or even the corresponding registration numbers. PBA also
claims that it separately, and at great cost, "developed
various trade-secret materials for use in its design
work," including "CAD files" that
"contain proprietary design details and embedded
algorithms to automate the design process," as well as
coded "spreadsheets used to conduct structural load
calculations." Id. PBA alleges that the trade
secrets "give PBA a competitive advantage in the
field," and are accordingly stored in secured and
access-restricted computer systems. Id. As an added
layer of precaution, PBA requires its employees to protect
the confidentiality of PBA's trade secrets as a term of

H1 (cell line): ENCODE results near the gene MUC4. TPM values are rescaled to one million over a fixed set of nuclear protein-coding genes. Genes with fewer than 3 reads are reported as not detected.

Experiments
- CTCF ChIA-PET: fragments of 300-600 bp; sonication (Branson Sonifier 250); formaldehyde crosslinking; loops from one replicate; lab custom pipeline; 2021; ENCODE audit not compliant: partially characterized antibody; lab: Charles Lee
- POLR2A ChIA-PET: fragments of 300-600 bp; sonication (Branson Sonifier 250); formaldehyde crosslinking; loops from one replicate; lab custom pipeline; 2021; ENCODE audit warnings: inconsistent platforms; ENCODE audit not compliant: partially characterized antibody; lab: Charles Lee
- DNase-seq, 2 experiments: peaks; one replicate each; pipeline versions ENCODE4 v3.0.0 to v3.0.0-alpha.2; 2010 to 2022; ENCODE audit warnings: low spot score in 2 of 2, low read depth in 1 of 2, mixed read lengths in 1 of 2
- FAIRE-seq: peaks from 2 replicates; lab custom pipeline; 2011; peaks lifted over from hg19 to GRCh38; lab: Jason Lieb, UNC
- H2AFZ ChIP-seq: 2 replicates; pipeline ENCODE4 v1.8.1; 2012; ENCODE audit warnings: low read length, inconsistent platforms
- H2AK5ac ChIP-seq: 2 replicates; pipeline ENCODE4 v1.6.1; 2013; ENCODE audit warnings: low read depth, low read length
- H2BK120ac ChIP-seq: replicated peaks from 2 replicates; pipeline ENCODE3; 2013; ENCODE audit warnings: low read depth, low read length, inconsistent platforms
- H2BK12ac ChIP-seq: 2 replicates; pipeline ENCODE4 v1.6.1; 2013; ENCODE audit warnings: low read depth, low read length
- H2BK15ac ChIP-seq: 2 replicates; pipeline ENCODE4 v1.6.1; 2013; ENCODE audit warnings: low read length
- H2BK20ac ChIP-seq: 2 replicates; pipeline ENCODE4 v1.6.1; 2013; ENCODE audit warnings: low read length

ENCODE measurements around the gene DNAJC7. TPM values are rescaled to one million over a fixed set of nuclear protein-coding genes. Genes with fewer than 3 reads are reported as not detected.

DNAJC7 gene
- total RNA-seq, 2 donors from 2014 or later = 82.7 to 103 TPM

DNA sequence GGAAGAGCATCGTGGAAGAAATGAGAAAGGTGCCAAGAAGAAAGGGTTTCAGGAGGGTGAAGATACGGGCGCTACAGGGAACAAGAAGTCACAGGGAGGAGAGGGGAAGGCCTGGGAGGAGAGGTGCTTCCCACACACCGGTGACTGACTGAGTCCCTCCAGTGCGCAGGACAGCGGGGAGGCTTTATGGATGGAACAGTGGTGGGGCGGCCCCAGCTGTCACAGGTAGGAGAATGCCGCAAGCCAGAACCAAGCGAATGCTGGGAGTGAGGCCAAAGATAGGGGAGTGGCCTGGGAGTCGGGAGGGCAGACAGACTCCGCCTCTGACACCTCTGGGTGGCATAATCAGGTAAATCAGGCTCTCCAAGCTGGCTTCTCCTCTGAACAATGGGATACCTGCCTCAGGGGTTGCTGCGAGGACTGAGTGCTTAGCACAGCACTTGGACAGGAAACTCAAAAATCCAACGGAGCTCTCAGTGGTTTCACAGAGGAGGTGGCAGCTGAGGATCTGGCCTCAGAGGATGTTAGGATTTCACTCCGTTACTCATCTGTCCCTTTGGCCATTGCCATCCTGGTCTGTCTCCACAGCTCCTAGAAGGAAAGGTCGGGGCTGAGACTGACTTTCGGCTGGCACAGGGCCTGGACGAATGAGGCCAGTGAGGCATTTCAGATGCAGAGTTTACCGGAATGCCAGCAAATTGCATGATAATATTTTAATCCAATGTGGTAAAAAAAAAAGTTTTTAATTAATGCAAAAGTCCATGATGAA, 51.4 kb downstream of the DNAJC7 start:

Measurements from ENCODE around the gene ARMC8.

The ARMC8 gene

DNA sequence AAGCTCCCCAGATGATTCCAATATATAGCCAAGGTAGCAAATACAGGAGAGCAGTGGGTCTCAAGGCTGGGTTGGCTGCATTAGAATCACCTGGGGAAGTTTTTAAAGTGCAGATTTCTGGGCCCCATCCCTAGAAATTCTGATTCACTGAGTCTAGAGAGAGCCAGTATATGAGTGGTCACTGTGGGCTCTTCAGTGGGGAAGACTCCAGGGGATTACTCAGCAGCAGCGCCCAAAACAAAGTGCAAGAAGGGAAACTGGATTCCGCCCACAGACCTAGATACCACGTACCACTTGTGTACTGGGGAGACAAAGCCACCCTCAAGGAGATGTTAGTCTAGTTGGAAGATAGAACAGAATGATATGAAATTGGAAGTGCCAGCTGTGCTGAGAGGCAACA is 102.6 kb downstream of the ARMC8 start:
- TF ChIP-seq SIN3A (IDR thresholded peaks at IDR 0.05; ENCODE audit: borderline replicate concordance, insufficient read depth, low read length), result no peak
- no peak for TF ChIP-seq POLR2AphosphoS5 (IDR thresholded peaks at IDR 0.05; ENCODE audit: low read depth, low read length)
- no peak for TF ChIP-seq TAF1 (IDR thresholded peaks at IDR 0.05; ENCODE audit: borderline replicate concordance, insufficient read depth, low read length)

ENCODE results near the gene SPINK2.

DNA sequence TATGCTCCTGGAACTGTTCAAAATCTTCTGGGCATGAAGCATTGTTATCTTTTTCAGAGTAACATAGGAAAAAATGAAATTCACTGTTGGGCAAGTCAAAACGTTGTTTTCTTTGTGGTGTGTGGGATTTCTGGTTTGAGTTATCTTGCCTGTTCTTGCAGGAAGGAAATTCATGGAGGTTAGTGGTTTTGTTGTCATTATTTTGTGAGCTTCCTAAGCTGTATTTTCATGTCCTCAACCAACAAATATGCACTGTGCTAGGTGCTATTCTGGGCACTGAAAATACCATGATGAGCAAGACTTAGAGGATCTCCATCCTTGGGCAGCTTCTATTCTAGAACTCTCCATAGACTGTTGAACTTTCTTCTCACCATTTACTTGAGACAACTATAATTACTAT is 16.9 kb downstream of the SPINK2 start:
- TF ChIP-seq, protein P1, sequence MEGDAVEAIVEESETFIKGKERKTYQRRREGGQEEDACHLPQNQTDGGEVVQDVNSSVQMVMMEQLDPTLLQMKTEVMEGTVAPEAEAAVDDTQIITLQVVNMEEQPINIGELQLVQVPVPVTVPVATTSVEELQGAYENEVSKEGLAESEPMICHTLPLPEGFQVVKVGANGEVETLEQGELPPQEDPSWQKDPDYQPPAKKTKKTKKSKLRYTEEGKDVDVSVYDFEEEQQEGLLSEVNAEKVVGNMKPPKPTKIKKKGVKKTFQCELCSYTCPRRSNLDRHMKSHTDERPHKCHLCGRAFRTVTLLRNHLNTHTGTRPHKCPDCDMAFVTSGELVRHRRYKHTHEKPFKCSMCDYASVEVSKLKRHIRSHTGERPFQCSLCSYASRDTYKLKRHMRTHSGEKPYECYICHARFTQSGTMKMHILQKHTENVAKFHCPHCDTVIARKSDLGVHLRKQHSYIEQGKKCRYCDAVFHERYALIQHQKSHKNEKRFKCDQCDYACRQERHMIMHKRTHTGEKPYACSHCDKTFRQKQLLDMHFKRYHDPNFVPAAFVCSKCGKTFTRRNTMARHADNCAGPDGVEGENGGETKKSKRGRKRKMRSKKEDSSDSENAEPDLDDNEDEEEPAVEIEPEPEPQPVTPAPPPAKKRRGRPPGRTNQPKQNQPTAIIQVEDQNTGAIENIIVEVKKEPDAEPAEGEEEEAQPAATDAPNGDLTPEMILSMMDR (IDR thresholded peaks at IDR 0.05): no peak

their employment agreement. Id.
alleges that Lin had access, including remote access, to the
PBA computer systems where the alleged copyrighted and trade
secret materials are stored. Id. ¶ 7. At some
point in 2019, PBA claims that it "discovered plans that
Lin/JKL had prepared for the construction of a new private
home in Arcadia." Id. ¶ 8. The discovered
plans are not described, or attached, to PBA's complaint.
However, according to PBA, the "detail drawings on the
plans are identical" to the copyrighted material that
Lin had access to while he was employed by PBA. Id.
On this basis, PBA alleges that Lin "took PBA's
Copyrighted Material and Trade Secrets prior to the end of
his employment with PBA in 2014," "us[ed] PBA's
property for his own professional and financial gain,"
and "intends to continue doing so in the future."
Id. ¶ 9. PBA claims that Lin's and
JKL's conduct unlawfully infringes on its copyrights
pursuant to 17 U.S.C. §§ 101 et seq., id *f¶